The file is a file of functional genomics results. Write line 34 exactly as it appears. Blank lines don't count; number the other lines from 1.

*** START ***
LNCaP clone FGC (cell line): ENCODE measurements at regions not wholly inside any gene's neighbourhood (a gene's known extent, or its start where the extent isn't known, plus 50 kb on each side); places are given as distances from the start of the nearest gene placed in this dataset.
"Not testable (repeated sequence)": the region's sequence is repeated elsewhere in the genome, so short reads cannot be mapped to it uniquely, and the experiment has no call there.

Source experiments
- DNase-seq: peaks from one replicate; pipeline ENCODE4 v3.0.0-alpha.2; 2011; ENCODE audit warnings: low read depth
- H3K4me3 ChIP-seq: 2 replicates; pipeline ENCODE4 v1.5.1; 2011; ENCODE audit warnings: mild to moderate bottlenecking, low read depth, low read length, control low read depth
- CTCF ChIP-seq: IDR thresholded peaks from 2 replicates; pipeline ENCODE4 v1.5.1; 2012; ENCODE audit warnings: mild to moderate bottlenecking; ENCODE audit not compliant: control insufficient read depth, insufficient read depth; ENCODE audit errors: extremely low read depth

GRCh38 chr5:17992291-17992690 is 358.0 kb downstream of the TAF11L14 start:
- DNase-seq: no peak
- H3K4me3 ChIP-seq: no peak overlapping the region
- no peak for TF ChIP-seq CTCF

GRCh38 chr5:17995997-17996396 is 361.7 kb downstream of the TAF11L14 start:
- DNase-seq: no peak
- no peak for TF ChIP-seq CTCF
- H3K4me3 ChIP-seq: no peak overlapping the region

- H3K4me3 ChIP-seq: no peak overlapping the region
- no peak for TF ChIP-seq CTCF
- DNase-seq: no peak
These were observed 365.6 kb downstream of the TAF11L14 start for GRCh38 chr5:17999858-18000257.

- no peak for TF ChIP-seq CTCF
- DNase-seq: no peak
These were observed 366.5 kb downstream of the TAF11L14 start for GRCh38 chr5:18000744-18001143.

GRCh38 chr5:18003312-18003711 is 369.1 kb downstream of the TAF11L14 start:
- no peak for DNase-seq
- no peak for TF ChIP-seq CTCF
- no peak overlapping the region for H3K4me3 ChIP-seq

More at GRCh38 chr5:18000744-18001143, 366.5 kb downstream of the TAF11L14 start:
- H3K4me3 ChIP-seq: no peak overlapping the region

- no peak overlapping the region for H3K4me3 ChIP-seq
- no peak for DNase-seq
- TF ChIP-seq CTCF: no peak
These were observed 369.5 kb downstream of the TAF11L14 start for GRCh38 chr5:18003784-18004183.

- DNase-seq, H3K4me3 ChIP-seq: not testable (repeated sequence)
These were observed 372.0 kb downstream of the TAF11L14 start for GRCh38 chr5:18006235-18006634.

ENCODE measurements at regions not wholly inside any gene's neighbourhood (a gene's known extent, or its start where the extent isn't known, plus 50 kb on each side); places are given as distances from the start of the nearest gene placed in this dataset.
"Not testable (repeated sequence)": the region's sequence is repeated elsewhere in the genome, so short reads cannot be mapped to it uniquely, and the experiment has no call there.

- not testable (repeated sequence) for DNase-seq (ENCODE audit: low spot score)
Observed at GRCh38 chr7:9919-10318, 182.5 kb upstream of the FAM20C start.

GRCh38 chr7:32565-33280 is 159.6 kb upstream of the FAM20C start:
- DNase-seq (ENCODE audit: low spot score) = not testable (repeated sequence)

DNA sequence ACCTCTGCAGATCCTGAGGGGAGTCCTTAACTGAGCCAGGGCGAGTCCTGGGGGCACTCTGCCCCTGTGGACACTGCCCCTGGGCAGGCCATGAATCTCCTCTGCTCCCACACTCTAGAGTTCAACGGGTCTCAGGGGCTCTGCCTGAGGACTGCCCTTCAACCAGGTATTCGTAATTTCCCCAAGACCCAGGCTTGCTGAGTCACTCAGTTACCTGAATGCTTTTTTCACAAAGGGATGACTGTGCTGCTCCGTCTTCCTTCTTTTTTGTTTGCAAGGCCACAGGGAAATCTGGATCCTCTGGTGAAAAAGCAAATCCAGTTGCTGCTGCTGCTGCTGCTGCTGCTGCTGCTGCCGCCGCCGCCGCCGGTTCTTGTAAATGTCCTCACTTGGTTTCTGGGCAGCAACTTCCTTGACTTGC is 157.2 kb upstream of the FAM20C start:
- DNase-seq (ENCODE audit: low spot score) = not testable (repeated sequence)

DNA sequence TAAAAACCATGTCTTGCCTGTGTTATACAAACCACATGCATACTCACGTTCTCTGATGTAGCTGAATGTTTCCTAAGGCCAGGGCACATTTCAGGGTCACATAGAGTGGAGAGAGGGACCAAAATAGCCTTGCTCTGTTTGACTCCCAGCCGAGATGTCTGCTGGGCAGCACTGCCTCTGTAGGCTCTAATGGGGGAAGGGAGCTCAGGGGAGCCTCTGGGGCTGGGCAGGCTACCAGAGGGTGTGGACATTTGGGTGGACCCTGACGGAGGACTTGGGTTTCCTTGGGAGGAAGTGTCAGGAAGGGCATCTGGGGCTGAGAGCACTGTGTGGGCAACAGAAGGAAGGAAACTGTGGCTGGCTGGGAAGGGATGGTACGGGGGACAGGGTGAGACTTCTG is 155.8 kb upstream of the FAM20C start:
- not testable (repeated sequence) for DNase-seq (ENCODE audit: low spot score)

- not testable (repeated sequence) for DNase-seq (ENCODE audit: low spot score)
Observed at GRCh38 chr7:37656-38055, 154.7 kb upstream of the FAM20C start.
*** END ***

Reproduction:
ENCODE measurements at regions not wholly inside any gene's neighbourhood (a gene's known extent, or its start where the extent isn't known, plus 50 kb on each side); places are given as distances from the start of the nearest gene placed in this dataset.